The UC Community Safety Plan published today (Aug. 16) by the UC Office of the President adopts a number of reforms already implemented or well under way at UC Davis, said Joseph Farrow, the UC Davis police chief and coordinator of chiefs for the UC system.
The lead reform calls for an independent police accountability board at each campus to promote accountability and communication between the campus community and police. These will be modeled on UC Davis’ Police Accountability Board, established in 2014 and the first of its kind on a university campus in California.
“Once implemented we will have 10 police departments with boards providing complete civilian oversight and advice,” Farrow said.
Additionally, the plan calls for UC police departments to seek accreditation by the International Association for Campus Law Enforcement Administrators. UC Davis and UCSF are so far the only two campuses to have embarked on the three-year, intensive process to become accredited.
In line with the recommendations, UC Davis police are already in the process of developing a tiered approach to incidents that involve mental health professionals and other nonsworn staff as appropriate, rather than sending armed officers to noncrime-related or medical emergency calls. Aggie Host student employees, the campus CORE officers and the UC Davis Fire Department are now answering many service calls on the Davis campus.
The Police Department is also raising transparency, working with the Office of Finance, Operations and Administration to develop online tools to increase public awareness of police involvement and data.
Chief Farrow took part in planning two symposia on campus safety earlier this year that informed the UC Community Safety Plan but was not involved in writing the plan itself.
President announces systemwide plan
To the University of California community:
Today, we stand together at a pivotal moment in history. Recent events in our streets and our courts have catalyzed a powerful examination of policing, race and systemic injustice in America. As an epicenter for social movements and research that serves the public good, the University of California has never shied away from challenging conversations about systems and practices that perpetuate racism, inequality or injustice.
As we continue to examine how our nation — and our institutions — can do more to live up to our highest values of fairness and justice, UC has been engaged in a systemwide effort to reimagine our approach to campus safety and security. Drawing on extensive input from campus safety task forces and a UC-wide symposia on safety and security, as well as feedback from students, faculty, staff, alumni and other stakeholders, we have developed a plan that I believe will help us meet this moment and build a university community that is safe and welcoming for all.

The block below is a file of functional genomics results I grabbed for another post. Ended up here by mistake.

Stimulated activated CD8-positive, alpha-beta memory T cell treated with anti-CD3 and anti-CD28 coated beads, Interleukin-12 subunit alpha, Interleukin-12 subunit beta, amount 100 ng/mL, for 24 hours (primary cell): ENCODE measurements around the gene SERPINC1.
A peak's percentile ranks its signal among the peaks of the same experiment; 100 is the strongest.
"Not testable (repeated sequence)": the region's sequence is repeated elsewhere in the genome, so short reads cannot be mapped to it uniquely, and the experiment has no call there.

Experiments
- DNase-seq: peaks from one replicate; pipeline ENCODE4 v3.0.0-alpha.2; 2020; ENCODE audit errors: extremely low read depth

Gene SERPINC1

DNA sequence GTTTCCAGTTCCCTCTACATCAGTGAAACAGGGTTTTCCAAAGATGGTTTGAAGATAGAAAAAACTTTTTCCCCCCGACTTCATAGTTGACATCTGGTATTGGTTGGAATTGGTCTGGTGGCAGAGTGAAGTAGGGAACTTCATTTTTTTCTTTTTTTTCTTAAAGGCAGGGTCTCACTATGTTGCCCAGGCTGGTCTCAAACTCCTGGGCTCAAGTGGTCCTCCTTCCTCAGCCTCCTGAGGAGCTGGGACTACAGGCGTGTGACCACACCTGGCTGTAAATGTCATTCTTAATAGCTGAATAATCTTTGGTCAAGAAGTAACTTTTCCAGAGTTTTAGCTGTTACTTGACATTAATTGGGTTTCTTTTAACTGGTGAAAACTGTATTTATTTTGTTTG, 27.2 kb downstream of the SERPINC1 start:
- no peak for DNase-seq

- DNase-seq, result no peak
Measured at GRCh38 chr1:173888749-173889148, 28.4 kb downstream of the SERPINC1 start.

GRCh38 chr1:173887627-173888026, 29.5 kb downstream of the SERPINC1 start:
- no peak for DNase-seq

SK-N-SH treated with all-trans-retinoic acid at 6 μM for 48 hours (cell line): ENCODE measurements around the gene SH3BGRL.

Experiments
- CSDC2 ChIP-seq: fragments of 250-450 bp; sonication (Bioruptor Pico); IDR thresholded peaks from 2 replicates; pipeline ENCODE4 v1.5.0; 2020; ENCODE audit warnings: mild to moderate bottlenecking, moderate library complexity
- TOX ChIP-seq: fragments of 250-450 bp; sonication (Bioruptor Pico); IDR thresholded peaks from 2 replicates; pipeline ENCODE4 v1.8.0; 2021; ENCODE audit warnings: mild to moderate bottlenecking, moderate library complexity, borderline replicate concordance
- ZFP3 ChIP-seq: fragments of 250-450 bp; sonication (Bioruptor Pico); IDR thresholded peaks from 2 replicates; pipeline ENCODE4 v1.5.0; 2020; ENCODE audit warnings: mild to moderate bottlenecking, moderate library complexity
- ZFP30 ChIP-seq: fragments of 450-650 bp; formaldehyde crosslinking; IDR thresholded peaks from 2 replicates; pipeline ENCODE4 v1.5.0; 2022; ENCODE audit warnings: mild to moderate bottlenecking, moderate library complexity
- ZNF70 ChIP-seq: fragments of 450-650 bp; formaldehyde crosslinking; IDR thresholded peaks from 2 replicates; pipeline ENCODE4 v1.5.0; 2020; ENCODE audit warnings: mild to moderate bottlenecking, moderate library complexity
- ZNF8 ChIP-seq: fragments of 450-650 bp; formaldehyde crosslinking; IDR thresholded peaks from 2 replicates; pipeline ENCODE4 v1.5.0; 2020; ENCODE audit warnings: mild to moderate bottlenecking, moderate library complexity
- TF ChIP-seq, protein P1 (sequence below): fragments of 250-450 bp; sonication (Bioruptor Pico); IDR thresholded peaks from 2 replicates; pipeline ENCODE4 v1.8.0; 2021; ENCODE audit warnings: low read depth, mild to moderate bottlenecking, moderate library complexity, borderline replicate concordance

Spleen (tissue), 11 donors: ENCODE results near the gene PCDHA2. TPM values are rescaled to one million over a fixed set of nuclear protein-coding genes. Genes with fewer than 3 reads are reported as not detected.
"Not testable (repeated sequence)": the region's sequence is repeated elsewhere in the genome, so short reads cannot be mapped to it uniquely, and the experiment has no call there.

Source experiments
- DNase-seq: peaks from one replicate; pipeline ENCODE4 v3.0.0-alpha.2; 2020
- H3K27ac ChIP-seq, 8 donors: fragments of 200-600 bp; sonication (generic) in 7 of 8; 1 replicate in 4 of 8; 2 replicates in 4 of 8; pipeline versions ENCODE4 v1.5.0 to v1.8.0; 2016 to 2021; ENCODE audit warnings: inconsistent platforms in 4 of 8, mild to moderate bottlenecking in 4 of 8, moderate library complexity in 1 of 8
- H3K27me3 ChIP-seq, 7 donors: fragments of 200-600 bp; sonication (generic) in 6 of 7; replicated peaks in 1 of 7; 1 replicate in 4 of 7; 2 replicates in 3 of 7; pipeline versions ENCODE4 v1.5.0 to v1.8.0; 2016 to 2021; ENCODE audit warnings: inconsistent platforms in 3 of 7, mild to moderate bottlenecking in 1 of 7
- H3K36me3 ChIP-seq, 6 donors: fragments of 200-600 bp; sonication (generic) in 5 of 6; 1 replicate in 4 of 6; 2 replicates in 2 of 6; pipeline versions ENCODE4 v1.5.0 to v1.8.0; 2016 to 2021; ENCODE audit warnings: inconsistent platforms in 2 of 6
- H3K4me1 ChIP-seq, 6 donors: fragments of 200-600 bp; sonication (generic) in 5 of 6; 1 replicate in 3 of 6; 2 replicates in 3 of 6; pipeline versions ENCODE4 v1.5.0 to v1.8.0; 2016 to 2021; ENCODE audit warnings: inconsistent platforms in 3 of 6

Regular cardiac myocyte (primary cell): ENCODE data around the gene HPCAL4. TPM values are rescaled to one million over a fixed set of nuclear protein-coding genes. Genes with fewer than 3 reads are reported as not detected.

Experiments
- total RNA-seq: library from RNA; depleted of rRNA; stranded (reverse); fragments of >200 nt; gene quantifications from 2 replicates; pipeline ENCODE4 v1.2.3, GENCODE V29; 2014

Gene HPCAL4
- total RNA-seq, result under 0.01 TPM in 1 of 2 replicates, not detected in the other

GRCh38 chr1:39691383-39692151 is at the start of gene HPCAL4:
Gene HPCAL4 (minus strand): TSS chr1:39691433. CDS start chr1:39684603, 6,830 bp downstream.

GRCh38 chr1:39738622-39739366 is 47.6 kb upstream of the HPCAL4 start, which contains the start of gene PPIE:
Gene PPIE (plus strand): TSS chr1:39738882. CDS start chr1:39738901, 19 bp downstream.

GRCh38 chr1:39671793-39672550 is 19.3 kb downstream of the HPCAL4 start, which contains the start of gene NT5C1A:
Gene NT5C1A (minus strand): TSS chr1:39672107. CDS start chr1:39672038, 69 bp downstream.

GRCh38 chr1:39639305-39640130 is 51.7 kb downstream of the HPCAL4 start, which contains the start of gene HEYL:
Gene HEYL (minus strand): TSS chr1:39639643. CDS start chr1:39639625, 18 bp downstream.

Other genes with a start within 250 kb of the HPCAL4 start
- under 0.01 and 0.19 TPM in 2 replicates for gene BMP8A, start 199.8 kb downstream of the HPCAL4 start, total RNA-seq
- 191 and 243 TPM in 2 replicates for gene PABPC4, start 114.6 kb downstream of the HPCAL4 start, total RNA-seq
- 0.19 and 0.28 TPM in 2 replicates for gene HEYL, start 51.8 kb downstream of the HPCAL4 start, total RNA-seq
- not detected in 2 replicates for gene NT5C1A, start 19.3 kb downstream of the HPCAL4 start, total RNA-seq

This plan represents a transformational change for UC toward a more data-driven, service-oriented, community-centric approach to campus safety. Under this new model, a multidisciplinary team of mental health professionals, campus police, social service providers, police accountability boards and other personnel will work together to prioritize the well-being of the entire UC community. This reimagined structure will ensure that the most appropriate responders are deployed to meet our community’s specific needs with tailored care, resources and services. This integrated, holistic approach to safety and security is a significant cultural shift for UC, and one that will require all of us working together with open hearts and minds.
This plan also puts in place important new measures to ensure accountability and transparency in how UC approaches campus safety. New advisory bodies that reflect our diverse campus communities will provide independent oversight. A new centralized data dashboard will track the progress we’re making across the system, giving us the information we need to answer timely questions and continually improve. Finally, new real-time platforms will empower anyone to provide immediate feedback on interactions with campus safety staff.
These improvements do not represent the end of this conversation at UC. This community-driven plan is designed to be a living document that we will continue to update and adapt together, taking into account the latest information and data. Looking forward, I have asked each UC Chancellor to appoint an individual or team to manage ongoing implementation of these guidelines. The UC Office of the President will also designate a full-time position to monitor and support systemwide implementation of this plan, while ensuring it continues to meet the evolving needs of each UC location.
I am deeply grateful to everyone who contributed their time, energy and perspective to this planning process, and I hope that the entire UC community will stay engaged as we continue to improve our campus safety practices. I know these are deeply personal issues for many of you — as they are for me — and we won’t always agree on the best way to proceed. But I know we can make meaningful progress by continuing to listen, collaborate and refine our approach as a UC family. Creating a more just and equitable world will always be a work in progress. But this is an essential step forward in building the welcoming, inclusive and safe environment that our university deserves.
Michael V. Drake, M.D.
President, University of California
- Andy Fell, News and Media Relations, 530-304-8888, email@example.com